For example, phthisis, what we now just call tuberculosis, was understood as a vast space of wasting diseases accompanied with fever and inflammation. Phthises were grouped into phthises of the eye, the kidney, and more, and the specific disease of phthisis became classified as one of wasting, and not of inflammatory lung disease caused by an infection of Mycobacterium tuberculosis. Physicians of this period merely classified diseases by their common symptoms but did not have a theory of causation until much later (which we’ll examine when we look at the  To call tuberculosis a bacterial disease was not possible, no matter what empirical methodology one chose, simply because it could not be conceptualized in any other way; its species classification demanded that it be nested within the species of phthisis. This becomes more clear when you realize that the analogy was key to the classificatory gaze. Practicing doctors of the 18th century compared numerous cases and constructed ontologies of disease that would give them complete pictures of disease, so that physicians could structure and communicate about the world of disease.

 

Foucault believed that the basis of our knowledge is the set of language. Language is what allows us to articulate experience but it also constrains how we can express ourselves. In this way, language  shapes our knowledge and what can be named by language implicitly obscures other possibilities of interpretation. Thus, the shape of discourse in turn shapes medical knowledge, and phthisis offers a perfect example of this. To decry phthisis as unscientific, and correctly point out that tuberculosis bacterium is the ultimate cause of consumption, this would not have done much to alter the actual practice of medicine in the 18th century. Doctors of the 18th century would not know what to do with the empirical reality of bacterial infection. They would not have an appreciation for how the body’s immune system processes bacterial infection. They would not have the language to talk about it. The classificatory gaze itself, the way we see, shapes the discourse of tuberculosis, and also stands in the way of other possibilities.

 

The nosological gaze was the another perception mechanism of the antebellum period. Now, it was already understood that the primary space of disease was its locus within the genealogy – its classification. It’s secondary spatialization, how it was embodied in the organs and tissues, was underutilized because it lacked coherence. It was only tied together by clinical experience, and clinical experience was seen as faulty, prone to error, and ahistorical (seen as impossible to tie together). Early 19th century nosology defined clinical experience further with symptoms and signs, and this was when doctors began to make progress beyond classification.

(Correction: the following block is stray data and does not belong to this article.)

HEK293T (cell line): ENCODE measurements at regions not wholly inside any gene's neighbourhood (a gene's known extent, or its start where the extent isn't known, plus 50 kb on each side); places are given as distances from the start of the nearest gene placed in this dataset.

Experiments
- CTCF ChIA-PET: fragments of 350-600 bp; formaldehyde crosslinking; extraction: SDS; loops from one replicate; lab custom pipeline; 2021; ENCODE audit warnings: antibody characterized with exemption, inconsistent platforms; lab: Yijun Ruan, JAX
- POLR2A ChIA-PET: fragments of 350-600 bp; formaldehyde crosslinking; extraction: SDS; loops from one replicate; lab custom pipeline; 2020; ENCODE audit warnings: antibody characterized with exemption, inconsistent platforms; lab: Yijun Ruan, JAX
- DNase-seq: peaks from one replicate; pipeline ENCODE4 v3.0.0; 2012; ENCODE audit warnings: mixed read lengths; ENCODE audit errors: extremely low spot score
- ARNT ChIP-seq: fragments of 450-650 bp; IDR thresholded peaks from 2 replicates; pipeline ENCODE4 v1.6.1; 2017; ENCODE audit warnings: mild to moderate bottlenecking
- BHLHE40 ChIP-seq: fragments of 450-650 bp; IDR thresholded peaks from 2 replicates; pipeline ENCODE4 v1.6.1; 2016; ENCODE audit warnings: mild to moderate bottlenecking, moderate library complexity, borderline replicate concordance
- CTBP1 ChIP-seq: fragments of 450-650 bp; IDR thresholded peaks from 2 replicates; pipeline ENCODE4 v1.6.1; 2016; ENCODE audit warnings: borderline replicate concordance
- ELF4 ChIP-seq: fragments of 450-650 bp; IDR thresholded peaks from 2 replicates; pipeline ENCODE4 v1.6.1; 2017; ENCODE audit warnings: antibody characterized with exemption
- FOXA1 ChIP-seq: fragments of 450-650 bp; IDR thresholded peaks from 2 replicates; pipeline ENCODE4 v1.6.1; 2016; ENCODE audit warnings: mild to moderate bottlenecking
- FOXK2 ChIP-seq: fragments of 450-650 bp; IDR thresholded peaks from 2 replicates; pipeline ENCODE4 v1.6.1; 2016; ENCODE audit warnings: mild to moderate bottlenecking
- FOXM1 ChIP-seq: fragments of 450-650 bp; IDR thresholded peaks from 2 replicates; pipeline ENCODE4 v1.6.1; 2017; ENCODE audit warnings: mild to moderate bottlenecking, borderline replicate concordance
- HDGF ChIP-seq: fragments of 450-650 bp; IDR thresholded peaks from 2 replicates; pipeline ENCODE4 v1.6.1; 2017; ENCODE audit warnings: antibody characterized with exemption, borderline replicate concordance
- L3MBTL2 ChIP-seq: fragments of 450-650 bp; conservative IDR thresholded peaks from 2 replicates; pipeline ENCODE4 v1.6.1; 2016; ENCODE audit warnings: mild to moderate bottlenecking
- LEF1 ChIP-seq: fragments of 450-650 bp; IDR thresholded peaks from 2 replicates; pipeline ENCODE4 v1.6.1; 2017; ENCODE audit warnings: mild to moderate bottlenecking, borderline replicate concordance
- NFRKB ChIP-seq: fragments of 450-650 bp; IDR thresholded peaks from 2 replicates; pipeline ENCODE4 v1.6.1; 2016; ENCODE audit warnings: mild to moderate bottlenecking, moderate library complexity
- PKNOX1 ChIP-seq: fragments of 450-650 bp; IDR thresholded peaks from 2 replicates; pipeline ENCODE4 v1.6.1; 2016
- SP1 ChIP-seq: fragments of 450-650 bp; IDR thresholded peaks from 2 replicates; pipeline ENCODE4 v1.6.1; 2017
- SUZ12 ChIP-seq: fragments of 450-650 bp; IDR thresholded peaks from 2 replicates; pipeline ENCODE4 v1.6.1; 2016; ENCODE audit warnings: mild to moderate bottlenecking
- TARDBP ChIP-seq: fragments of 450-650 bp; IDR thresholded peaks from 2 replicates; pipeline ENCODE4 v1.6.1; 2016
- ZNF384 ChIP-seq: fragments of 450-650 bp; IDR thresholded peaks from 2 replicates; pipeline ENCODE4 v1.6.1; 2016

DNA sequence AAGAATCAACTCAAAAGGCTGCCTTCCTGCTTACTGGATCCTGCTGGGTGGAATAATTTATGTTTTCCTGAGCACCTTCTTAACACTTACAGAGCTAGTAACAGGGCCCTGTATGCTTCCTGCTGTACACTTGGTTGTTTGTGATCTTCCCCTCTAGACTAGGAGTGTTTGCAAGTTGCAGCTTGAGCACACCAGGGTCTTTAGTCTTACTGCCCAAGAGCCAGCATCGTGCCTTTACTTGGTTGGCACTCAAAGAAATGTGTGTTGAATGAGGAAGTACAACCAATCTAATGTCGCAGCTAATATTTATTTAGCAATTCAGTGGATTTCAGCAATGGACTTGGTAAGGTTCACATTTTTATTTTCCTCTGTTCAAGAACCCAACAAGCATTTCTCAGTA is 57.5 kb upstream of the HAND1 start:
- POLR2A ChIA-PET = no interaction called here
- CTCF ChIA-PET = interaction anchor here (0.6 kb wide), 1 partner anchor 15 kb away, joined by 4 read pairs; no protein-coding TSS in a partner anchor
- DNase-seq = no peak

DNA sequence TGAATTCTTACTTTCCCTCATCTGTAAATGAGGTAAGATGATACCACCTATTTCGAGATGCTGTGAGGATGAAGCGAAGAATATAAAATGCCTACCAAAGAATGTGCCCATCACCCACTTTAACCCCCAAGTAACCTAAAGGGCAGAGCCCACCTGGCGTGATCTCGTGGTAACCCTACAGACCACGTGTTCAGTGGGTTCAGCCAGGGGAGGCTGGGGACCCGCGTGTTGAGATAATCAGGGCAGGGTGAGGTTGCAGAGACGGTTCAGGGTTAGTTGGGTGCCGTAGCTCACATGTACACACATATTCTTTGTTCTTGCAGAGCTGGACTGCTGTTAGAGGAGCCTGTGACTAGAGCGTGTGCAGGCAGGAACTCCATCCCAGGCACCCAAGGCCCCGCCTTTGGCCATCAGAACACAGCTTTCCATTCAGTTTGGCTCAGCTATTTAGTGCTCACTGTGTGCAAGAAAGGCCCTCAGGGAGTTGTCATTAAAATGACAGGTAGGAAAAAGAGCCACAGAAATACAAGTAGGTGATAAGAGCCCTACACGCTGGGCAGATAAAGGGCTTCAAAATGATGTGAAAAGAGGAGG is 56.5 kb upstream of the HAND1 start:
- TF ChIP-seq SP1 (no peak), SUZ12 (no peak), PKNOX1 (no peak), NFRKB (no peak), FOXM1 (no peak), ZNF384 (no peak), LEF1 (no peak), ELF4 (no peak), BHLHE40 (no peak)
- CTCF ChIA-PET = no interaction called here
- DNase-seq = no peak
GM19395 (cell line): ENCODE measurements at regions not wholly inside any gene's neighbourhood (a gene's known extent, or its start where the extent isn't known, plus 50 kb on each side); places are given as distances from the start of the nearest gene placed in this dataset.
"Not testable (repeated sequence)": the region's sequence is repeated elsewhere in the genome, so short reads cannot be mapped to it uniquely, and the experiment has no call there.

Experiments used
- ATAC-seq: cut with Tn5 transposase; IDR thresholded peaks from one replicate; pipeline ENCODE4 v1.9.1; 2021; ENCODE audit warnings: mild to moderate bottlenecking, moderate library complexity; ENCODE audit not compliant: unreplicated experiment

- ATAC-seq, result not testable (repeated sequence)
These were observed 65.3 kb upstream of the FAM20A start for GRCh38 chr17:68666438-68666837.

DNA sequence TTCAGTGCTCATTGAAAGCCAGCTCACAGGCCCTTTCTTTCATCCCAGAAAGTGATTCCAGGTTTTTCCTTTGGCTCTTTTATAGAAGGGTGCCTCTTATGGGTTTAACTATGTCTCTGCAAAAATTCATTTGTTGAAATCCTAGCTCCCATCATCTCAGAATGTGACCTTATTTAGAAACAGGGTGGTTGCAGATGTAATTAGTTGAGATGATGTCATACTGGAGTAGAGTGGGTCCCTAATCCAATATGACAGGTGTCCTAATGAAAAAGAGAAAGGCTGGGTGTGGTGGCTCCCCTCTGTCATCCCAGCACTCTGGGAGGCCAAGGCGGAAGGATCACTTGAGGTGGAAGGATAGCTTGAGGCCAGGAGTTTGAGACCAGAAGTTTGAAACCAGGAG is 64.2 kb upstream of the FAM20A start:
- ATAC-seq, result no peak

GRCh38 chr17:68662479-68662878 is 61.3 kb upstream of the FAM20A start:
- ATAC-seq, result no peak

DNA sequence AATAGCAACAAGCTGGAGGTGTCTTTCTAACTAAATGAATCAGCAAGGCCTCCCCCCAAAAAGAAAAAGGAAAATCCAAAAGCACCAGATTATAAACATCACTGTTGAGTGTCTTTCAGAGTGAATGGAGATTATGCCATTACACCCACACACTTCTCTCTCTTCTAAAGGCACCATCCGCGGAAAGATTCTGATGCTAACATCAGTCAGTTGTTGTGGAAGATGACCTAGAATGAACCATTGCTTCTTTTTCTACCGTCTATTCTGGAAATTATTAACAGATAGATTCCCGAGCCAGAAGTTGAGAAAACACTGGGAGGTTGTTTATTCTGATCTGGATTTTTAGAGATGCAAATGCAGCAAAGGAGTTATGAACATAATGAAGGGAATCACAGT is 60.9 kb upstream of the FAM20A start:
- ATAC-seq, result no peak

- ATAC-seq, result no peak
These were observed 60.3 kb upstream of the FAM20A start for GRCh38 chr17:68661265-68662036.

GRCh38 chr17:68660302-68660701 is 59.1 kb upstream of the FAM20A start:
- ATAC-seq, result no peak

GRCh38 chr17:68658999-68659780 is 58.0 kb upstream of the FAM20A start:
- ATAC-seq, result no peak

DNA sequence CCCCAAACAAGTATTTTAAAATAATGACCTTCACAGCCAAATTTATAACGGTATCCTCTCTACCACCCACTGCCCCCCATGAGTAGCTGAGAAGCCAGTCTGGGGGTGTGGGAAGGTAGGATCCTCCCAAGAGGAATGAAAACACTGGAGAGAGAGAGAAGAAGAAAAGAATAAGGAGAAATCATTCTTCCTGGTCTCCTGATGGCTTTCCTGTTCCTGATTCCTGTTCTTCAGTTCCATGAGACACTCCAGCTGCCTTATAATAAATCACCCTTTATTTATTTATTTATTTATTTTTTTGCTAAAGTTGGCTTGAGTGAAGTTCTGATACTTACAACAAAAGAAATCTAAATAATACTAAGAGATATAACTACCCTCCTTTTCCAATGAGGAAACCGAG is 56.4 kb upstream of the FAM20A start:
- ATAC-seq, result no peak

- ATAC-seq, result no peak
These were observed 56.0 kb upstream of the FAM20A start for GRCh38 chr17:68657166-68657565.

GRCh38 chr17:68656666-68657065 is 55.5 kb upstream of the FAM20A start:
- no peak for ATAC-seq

Symptoms were understood as visible presentations of pathological essence regardless of the individual patient. They were universally accessible. Signs implied the fate of the individual patient, and were tied to the course of the disease, and outcomes. As the clinic began to take hold as the primary way to teach medical histories, essences of disease were left behind: the direct experience of the clinician took precedence over any classification, and temporal phenomenon began to be integrated more tightly into the practice of medicine, as a result of direct experience. The primary spatialization, as we said above, was the disease place in the family; the body and organs embodied the disease, but merely as a secondary spatialization outside of the classification. With the nosological gaze born of the clinic, this spatialization took more and more precedence, and the space of thought moved from the imaginary of classifications to the embodiment of disease in a person.

 

There was a problem here of course – the path of disease is usually uncertain, non-linear and unpredictable. How did we know that a cough with fever with no sputum was not tuberculosis, when a cough with blood would occasionally clear up with no intervention? What was to be done to address these cases?

 

In the early 19th century, mathematician Pierre-Simon Laplace presented a new methodology for resolving this problem:  statistics. The grand project of taxonomizing disease was abandoned for the application of empirical measure, the probability of  signs, symptoms, and ultimately disease. The false binary of health and illness was dissolved. . How would statistics come into play?